Officials at the local, state and federal level have pledged to investigate why the Cusco Busan accident happened in the first place and to improve communications and oil spill response. Senator Barbara Boxer, Congresswoman Ellen Tauscher and Berkeley Assemblywoman Loni Hancock have initiated legislative hearings on the government’s handling of the spill and a criminal investigation has been launched by the National Transportation Safety Board. The Coast Guard is conducting an internal investigation, with a report promised within 90 days, but House Speaker Nancy Pelosi publicly doubted the Coast Guard’s impartiality at a field hearing last week.

In preparation for future oil spills, the public can participate in Hazardous Materials Operations trainings run by the Association of Bay Area Governments (http://www.abag.ca.gov/). Assistance with native plant restoration and ongoing cleanups can help stabilize sensitive baylands in the meantime.  Wildlife will feel the impacts of the spill for months to come, even when the most obvious oil is cleaned up. As shorelines get re-oiled, report oil sightings, particularly in areas that are hard to see from flyovers or motor boats, to 415-398-9617. Report oiled or hurt wildlife to 415-701-2311.

Local boaters who wash bunker fuel off their recreational boats or other watercraft may contribute to the spread of toxins throughout the Bay. Even in small amounts, the oil can be toxic to aquatic life, and cleaning solvents may also contain chemicals and other pollutants that can harm the environment. San Francisco Baykeeper, a local environmental watchdog group, has developed a guide to green cleaning (see below) and has mobilized volunteers to walk the docks to spread the word to marinas and boaters in the aftermath of the Cosco Busan spill. To file a claim for oiled property, call 866-442-9650.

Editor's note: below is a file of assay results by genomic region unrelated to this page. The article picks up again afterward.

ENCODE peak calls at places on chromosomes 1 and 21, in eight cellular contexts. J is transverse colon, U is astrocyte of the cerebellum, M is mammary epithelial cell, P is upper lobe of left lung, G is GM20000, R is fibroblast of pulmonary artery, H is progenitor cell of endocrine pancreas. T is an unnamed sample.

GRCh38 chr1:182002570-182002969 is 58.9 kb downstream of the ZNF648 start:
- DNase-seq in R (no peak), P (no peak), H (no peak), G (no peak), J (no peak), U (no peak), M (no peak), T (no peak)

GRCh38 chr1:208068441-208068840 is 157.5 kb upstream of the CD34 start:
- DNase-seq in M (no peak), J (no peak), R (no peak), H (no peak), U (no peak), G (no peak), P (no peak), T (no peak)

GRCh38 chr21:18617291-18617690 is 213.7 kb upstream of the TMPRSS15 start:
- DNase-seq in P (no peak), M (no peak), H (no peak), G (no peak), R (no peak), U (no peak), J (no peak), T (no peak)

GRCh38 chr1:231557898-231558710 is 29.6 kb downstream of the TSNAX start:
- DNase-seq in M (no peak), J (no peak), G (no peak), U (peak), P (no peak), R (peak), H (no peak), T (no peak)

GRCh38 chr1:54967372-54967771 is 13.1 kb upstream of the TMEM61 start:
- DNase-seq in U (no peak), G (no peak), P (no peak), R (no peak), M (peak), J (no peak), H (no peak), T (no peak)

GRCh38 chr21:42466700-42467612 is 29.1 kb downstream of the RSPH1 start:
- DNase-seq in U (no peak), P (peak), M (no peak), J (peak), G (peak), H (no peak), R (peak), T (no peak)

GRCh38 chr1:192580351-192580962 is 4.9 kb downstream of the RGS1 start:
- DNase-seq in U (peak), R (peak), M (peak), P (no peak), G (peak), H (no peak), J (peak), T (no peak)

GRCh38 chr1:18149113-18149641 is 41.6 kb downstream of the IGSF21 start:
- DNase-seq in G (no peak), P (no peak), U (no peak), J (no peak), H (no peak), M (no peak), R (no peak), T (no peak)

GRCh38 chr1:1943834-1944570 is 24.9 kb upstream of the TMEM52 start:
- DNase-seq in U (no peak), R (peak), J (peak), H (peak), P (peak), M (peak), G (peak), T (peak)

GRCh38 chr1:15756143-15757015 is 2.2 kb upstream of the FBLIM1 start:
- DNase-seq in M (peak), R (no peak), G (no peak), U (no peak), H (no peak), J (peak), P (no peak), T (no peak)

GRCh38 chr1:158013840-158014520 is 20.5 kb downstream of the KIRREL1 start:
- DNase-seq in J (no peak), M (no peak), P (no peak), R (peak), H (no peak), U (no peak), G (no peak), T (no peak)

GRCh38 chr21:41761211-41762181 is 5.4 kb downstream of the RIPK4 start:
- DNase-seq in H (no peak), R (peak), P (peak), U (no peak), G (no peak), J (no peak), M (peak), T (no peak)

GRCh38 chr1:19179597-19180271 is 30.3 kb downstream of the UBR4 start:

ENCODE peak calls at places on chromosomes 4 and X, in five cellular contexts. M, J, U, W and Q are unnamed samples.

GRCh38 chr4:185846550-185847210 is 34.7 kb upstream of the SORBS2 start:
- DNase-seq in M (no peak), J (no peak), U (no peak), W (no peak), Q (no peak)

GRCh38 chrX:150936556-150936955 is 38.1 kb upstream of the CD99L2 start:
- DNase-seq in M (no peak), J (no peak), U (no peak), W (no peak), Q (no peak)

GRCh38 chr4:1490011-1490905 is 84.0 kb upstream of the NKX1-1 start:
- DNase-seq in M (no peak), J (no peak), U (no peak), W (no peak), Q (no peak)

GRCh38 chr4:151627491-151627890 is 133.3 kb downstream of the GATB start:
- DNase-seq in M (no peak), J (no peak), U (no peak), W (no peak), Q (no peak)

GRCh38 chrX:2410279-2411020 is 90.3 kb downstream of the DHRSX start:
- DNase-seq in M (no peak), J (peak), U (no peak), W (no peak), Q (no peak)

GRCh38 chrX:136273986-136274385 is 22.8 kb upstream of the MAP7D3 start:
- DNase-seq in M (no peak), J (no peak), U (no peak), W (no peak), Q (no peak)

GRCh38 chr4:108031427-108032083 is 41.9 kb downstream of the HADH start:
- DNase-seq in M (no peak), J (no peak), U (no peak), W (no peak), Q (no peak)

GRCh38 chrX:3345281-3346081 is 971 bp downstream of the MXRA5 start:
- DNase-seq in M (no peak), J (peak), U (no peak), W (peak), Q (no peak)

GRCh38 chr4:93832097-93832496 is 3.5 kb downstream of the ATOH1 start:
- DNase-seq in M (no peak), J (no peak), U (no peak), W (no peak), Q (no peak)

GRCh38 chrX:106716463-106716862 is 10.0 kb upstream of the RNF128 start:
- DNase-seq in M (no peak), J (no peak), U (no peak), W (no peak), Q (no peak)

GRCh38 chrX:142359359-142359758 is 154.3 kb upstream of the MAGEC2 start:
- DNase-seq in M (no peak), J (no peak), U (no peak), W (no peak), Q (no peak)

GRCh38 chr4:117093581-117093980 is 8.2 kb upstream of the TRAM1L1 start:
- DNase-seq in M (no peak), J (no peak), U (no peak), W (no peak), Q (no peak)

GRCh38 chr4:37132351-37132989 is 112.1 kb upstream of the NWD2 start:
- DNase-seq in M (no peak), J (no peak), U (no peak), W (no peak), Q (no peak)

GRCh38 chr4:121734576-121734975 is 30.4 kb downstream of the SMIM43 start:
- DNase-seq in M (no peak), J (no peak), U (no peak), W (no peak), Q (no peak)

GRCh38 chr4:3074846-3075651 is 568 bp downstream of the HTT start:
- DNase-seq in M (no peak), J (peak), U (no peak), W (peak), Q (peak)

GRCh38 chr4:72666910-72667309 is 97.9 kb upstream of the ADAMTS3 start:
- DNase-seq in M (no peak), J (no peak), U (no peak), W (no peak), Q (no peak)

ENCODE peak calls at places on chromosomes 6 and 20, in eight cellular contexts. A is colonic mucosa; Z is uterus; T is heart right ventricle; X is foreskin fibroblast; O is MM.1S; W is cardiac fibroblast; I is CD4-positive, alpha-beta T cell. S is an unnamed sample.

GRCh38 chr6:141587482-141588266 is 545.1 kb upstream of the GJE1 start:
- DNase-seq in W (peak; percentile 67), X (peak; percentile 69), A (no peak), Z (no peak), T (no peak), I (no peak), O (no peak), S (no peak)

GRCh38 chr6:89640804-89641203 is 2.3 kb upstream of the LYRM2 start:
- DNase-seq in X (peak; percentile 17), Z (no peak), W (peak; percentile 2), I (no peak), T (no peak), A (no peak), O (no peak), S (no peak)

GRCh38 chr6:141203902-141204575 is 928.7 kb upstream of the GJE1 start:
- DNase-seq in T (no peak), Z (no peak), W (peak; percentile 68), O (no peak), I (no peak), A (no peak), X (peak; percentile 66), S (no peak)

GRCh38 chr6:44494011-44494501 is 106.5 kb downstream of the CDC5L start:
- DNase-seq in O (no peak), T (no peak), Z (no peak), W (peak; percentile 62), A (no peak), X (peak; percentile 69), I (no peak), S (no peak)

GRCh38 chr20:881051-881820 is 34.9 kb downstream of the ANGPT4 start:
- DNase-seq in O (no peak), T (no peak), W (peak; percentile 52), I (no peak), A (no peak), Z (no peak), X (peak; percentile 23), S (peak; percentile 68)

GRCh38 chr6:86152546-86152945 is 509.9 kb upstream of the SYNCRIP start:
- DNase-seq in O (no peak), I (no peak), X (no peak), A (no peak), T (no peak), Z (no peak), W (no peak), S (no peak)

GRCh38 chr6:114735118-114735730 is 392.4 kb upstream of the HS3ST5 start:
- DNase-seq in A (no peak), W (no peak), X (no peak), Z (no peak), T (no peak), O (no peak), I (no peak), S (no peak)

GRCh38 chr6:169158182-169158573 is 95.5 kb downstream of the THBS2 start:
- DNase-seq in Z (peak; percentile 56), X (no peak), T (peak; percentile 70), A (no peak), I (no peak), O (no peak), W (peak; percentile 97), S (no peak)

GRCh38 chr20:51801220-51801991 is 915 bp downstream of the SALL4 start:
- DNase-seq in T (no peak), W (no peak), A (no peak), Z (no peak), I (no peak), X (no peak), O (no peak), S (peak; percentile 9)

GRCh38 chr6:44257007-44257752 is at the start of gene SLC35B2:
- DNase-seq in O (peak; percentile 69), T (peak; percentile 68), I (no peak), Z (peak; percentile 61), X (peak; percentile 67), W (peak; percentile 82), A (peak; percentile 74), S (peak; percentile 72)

San Francisco Oiled Boat Clean Up Tips
After the Cosco Busan oil spill on November 7, many boaters have asked us how to manage oil on their boats in an environmentally sound way.  Oil can be toxic to aquatic life – even in small amounts – and cleaning solvents also contain chemicals and other pollutants that can harm the environment.  Our goal is to help you keep the oil and solvents out of the water – here’s our guide to green cleaning in the aftermath of the Cosco Busan spill.

  • Use your boat less. The elimination of boat traffic helps to reduce the spread of oil and will minimize your boat’s exposure. Call your marina for specific information about your facility.
  • Report oil in, or heading toward, your marina.  Contact your harbormaster.  If you have a private dock, call 985-781-0804 to reach the cleanup company contracted by the Cosco Busan owners who can bring equipment to remove it.
  • Protect your financial rights. The bunker fuel from the spill can permanently stain fiberglass hulls.  Call your insurance company as soon as your boat is in contact with the oil.  Uninsured boaters can call 866-442-9650 to file a claim.

If your boat gets oiled:

  • Do NOT use soap to remove oil.  Soaps emulsify oil and spread toxic pollutants into the water.  Adding soaps, detergent, or any other dispersing agent to an oil sheen is also against the law.
  • Take your boat to a boat yard for cleaning. Hauling out your boat will prevent damage, and the costs may be reimbursed by the responsible party. The boat yard will capture all the wastewater and dispose of it properly.  One boat yard that does this is Keefe Kaplan Maritime, Inc., who can be reached at 510-235-5564.
  • Use and properly dispose of oil-only absorbent pads.  If you must remove oil from your boat while it is in the water, use an oil-only absorbent pad that you can pick up from most fuel docks. Ask your marina where to properly dispose of used oil absorbents, call 800-CLEANUP (253-2687), or visit www.earth911.org to find local hazardous waste collection centers.
  • Avoid direct skin contact with oil by wearing Nitrile gloves (not latex gloves).  If you get oil on your skin, wash it off immediately with soap and water.

Please work with your marina, yacht club operator or harbormaster for updates and more specific information.